What is the true cost of doing business as a WordPress developer? As I learned about how to make having a website a better experience for my clients, I realised that the journey I was embarking upon as a website and WordPress developer was going to cost me a lot of well spent time, yet would be sponsored by aspirin. Whist I decided my goal would be how to keep the costs down for my clients, I realized that it would cost me more money with the things that I would need to develop their websites properly.

By this I mean using premium themes, proper hosting, good analytics, and solid security integration, to  name but a few. So I spent some time adding up what I would have to pay per client, although some of the places I have to shell out money to would cover several clients as the fees were not on a per client basis. My main intent was to write a private post on my own website, about WordPress Development, what it was costing me, but keep it for my own information. As I wrote I thought, no, let’s see if I can wrangle my usually scattered morphine addled thoughts into a post that people may find useful. Also it would help me because I know there are those of you out there that may have better thoughts on this process, and help me tweak it with your experiences.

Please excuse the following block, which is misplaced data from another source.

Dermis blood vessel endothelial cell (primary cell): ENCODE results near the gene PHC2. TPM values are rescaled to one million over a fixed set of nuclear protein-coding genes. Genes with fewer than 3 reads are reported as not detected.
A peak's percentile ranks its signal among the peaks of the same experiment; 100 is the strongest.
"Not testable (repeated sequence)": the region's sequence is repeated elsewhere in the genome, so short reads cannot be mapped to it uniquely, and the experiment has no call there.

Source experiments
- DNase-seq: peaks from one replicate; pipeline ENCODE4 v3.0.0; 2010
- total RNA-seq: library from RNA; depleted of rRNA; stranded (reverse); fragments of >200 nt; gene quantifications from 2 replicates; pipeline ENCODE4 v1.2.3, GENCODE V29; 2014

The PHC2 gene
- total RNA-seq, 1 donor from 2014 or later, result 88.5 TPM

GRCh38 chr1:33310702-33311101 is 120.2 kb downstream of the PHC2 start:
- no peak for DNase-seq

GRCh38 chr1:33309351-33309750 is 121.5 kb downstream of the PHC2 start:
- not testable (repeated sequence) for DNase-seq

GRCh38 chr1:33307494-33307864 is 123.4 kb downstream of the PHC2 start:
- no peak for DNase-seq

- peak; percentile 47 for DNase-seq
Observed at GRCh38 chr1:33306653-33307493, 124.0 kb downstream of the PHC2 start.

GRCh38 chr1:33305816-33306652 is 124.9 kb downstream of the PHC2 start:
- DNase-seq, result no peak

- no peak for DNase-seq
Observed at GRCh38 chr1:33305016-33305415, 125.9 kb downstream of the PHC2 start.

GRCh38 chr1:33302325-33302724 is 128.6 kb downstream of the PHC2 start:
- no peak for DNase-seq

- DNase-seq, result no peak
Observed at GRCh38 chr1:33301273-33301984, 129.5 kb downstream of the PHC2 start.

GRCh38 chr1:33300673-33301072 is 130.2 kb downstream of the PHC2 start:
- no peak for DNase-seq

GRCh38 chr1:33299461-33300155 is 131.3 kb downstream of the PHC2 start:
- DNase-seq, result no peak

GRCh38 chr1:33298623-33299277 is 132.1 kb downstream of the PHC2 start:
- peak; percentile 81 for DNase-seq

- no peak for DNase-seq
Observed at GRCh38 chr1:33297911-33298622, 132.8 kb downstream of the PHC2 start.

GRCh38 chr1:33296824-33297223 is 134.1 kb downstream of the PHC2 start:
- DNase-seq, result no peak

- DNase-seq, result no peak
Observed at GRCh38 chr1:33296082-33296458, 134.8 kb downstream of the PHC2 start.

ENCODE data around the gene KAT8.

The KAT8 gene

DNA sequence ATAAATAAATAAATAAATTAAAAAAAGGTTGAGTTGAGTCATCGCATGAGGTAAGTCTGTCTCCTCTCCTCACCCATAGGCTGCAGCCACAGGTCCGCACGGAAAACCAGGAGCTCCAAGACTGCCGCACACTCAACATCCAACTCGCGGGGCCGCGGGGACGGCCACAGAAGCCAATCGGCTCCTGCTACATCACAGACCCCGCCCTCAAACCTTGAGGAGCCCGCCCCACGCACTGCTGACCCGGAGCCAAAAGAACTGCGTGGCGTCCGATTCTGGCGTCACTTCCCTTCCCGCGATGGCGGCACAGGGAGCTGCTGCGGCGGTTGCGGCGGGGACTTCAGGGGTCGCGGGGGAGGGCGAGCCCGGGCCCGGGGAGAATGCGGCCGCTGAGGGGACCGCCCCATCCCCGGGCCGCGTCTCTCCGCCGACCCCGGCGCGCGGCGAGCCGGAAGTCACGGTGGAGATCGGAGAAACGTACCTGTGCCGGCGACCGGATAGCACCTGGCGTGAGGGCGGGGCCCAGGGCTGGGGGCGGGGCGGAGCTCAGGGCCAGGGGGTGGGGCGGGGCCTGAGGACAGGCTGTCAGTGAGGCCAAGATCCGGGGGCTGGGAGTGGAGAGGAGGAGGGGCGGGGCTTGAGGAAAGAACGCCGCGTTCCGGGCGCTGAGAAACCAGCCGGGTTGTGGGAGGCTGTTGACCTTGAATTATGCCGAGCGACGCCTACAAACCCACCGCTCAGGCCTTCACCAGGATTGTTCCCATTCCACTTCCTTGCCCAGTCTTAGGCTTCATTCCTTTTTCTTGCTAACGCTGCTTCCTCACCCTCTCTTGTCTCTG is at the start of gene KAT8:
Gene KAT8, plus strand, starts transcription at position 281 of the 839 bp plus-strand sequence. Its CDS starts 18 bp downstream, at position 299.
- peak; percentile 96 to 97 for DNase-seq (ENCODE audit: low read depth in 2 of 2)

This article isn’t meant as a rebuttal to anything, it is to answer a question that I have been asked many times about why a small business like mine, that has the ability to work anywhere, charges what it does. Yes it is true, while there are perks to being able to work from home, there are also downsides to it, and one of those is is that I can work from home.

Barbbpple Studios WordPress DevelopersSome clients in the past actually believe that I charged too much for my work, when like most of us, I can’t because of competition; which is healthy. Compared to the big developers I may be a little higher on some things, so my intention for this article is to clear up a few things in this area. Larger development companies with a large client base can afford to drop their rates when it comes to their WordPress Development because they have deals with overseas web designers that will work for $5 to $10 per hour. This saves the corporation lots of money to spend on advertising, and the like.

Some of them skimp on technical support, which is also farmed out overseas to people that have little to zero interest in whether or not your website runs efficiently. A lot of the technical support staff have no real knowledge of your project, just that you need help with it, and they have a script in front of them that may or may not get you up and running the way you think. You will end up settling for what you get, and I hear this story time and time again.